Heavy metal detection with reporter genes

One month ago I was reporting how GFP has been turned in a mercury biosensor for in vivo application, now it's the turn of another "me too" sensor engineered with bacterial luciferase (luxCDABE). The two technologies are somewhat complementary, in effect the first one resides on a mutant GFP that binding mercury stop the fluorescence, in the second paper the mercury-inducible promoter (P-mer) drive the transcription of bacterial luciferase. Mercury (as far as 100 picoMolar) is able to induce luciferase expression with a maximum of activity around 8 hrs. Such biosensor is engineered in two bacterial strain (P. putida and E. aerogenes) known to be resistant to heavy metals (in fact they were isolated from polluted soil), so this biosensor seems to be adequate for the detection of mercury in soils and associated environments.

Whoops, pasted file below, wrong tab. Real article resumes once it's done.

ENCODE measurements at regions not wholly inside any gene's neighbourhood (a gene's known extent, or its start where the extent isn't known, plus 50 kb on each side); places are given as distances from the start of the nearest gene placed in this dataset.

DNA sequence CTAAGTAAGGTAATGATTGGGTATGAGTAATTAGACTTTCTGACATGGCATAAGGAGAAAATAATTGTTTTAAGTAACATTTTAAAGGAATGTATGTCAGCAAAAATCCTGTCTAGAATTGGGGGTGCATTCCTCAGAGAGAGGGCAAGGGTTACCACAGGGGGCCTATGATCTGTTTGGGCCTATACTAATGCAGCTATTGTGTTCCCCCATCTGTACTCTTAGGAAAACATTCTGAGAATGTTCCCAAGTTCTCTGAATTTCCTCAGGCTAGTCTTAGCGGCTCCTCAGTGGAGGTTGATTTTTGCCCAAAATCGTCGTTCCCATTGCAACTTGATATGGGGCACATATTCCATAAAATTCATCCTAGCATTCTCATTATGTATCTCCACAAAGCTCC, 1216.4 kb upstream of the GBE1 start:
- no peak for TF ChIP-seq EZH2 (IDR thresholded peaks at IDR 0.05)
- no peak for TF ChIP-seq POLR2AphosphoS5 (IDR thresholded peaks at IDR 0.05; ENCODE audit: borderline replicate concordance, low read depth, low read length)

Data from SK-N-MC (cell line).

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Fu, Y., Chen, W., & Huang, Q. (2008). Construction of two lux-tagged Hg2+-specific biosensors and their luminescence performance Applied Microbiology and Biotechnology, 79 (3), 363-370 DOI: 10.1007/s00253-008-1442-1